Hardwood Lignin Engineered into Softwoods


Conifer (softwood) biomass naturally has high lignin content and is more difficult to process than biomass from hardwood species because softwoods lack syringyl units in their lignins. Using genetic engineering strategies, researchers from the Department of Energy’s Great Lakes Bioenergy Research Center transformed into Pinus radiata two enzyme functions necessary to produce syringyl units in order to metabolicly engineer syringyl lignin production into conifers. Analytical methods performed on the transformed P. radiata showed evidence that the new enzymatic activities were being expressed—namely, ferulate 5-hydroxylase (F5H) and caffeic acid O-methyltransferase (COMT)—and that sinapyl alcohol was being incorporated into the lignin polymer. These results provide the proof of concept that generating a lignin polymer containing syringyl units is possible in softwood species such as P. radiata. Additionally, these results suggest that retaining the outstanding fiber properties of softwoods while imbuing them with the lignin characteristics of hardwoods more favorable for industrial processing also may be possible.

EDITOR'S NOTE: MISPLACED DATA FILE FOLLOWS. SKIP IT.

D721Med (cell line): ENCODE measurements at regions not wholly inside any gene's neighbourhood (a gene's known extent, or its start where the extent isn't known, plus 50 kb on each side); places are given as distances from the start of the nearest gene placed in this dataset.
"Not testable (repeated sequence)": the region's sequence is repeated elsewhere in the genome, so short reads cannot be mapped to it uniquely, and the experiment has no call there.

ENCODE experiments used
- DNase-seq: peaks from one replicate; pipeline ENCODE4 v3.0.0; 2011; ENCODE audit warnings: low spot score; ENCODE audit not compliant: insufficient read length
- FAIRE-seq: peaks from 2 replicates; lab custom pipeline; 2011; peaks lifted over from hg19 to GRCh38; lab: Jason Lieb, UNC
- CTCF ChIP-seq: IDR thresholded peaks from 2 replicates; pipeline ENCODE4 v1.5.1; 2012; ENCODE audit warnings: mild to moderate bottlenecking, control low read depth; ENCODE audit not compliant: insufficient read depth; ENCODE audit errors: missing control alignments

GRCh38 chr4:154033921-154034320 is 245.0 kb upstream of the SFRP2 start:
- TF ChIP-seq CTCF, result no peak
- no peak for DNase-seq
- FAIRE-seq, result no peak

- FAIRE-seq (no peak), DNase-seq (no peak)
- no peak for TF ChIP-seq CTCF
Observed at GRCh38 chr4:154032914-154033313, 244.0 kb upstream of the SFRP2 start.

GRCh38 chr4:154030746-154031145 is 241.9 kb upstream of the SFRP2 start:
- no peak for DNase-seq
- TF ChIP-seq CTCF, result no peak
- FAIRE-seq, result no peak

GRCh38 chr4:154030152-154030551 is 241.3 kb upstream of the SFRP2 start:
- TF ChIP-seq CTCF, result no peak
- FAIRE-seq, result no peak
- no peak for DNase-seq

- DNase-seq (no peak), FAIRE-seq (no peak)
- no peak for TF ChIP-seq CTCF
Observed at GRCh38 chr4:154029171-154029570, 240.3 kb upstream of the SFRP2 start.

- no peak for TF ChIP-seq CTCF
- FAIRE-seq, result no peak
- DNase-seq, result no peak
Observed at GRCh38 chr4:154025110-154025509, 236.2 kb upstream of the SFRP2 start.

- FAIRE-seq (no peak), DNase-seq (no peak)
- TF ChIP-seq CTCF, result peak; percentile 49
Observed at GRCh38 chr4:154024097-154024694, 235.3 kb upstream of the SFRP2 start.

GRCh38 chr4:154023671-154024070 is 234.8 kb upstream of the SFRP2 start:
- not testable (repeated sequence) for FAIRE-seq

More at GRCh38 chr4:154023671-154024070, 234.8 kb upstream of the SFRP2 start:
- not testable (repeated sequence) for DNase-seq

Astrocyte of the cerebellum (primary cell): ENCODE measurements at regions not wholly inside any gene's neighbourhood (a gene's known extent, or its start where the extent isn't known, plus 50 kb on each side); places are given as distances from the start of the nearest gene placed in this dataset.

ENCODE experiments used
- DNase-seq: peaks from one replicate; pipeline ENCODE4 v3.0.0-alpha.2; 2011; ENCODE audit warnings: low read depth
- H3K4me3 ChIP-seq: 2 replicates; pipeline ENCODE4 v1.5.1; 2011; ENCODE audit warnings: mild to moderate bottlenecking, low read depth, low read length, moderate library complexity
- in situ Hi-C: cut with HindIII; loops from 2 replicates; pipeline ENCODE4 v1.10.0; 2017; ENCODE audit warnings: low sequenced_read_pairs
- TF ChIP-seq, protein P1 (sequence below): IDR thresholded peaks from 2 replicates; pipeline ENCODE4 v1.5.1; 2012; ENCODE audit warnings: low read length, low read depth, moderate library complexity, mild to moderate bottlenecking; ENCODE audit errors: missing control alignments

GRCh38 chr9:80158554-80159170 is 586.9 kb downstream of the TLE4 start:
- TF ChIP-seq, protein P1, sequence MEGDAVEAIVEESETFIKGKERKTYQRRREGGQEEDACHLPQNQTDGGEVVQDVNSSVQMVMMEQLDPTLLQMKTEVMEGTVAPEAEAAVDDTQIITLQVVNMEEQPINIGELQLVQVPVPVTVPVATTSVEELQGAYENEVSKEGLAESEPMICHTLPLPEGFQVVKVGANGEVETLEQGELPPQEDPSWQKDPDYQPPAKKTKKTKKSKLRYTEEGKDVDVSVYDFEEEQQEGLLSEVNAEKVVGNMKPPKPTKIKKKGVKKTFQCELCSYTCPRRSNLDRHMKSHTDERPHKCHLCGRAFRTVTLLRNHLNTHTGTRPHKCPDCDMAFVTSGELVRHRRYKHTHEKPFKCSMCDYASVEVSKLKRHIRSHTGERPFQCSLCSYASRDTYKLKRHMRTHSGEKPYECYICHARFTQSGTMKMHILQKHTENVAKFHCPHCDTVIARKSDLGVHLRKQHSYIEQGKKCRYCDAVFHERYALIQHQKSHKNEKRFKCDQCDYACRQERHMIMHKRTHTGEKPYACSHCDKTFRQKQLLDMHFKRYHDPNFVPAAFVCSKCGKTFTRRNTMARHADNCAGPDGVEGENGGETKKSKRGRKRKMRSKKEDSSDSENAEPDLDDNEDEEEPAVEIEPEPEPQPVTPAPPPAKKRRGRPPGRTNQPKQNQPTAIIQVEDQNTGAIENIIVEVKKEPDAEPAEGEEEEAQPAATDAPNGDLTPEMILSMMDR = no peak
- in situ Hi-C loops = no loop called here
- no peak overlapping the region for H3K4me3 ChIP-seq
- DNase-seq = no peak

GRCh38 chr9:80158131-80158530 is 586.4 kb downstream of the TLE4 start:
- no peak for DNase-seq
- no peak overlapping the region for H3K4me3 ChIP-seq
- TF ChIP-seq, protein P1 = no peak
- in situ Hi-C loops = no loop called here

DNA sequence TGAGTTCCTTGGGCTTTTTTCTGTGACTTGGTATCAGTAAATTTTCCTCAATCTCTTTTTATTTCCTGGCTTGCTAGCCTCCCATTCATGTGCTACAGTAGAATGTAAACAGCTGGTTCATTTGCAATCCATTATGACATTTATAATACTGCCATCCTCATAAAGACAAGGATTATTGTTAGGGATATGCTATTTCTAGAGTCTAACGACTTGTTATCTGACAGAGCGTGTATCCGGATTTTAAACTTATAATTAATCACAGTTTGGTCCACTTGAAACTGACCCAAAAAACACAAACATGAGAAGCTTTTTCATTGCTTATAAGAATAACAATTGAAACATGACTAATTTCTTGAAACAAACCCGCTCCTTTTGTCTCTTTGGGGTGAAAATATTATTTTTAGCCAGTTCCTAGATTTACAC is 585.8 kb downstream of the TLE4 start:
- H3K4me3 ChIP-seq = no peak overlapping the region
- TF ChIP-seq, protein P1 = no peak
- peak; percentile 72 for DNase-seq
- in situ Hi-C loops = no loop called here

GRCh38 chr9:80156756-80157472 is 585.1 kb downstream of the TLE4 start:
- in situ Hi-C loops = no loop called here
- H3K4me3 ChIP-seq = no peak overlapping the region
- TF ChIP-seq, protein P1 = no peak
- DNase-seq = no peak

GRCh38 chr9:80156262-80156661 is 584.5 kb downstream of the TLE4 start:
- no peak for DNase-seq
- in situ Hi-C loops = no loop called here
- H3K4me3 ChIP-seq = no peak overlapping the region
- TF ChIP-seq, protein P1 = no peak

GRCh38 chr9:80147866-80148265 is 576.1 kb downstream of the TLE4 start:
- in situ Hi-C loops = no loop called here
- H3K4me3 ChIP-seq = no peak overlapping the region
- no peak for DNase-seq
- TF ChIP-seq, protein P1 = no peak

Wagner, A., Y. Tobimatsu, L. Phillips, H. Flint, B. Geddes, F. Lu, and J. Ralph. 2015. “Syringyl Lignin Production in Conifers: Proof of Concept in a Pine Tracheary Element System,” Proceedings of the National Academy of Sciences (USA), DOI: 10.1073/pnas.1411926112.